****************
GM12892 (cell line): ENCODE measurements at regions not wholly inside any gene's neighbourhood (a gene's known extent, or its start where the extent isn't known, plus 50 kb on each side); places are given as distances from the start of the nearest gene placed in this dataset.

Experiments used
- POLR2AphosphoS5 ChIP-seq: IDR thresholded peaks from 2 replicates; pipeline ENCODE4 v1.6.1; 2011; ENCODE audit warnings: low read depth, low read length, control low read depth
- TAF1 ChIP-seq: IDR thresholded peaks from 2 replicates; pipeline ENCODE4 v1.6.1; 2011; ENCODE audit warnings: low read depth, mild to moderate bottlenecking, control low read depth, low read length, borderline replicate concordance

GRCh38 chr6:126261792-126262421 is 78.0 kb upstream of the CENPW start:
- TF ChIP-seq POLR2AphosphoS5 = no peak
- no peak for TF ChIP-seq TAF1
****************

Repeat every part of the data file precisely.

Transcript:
GM12892 (cell line): ENCODE measurements at regions not wholly inside any gene's neighbourhood (a gene's known extent, or its start where the extent isn't known, plus 50 kb on each side); places are given as distances from the start of the nearest gene placed in this dataset.

Experiments used
- POLR2AphosphoS5 ChIP-seq: IDR thresholded peaks from 2 replicates; pipeline ENCODE4 v1.6.1; 2011; ENCODE audit warnings: low read depth, low read length, control low read depth
- TAF1 ChIP-seq: IDR thresholded peaks from 2 replicates; pipeline ENCODE4 v1.6.1; 2011; ENCODE audit warnings: low read depth, mild to moderate bottlenecking, control low read depth, low read length, borderline replicate concordance

GRCh38 chr6:126261792-126262421 is 78.0 kb upstream of the CENPW start:
- TF ChIP-seq POLR2AphosphoS5 = no peak
- no peak for TF ChIP-seq TAF1